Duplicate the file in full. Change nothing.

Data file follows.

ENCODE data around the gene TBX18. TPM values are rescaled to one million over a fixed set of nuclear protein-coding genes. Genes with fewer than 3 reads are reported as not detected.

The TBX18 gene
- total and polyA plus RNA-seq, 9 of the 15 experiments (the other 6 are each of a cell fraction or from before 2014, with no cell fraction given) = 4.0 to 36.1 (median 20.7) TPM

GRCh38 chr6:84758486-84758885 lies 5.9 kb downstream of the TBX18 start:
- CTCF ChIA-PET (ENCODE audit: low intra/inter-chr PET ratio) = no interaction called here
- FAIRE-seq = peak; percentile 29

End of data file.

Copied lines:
ENCODE data around the gene TBX18. TPM values are rescaled to one million over a fixed set of nuclear protein-coding genes. Genes with fewer than 3 reads are reported as not detected.

The TBX18 gene
- total and polyA plus RNA-seq, 9 of the 15 experiments (the other 6 are each of a cell fraction or from before 2014, with no cell fraction given) = 4.0 to 36.1 (median 20.7) TPM

GRCh38 chr6:84758486-84758885 lies 5.9 kb downstream of the TBX18 start:
- CTCF ChIA-PET (ENCODE audit: low intra/inter-chr PET ratio) = no interaction called here
- FAIRE-seq = peak; percentile 29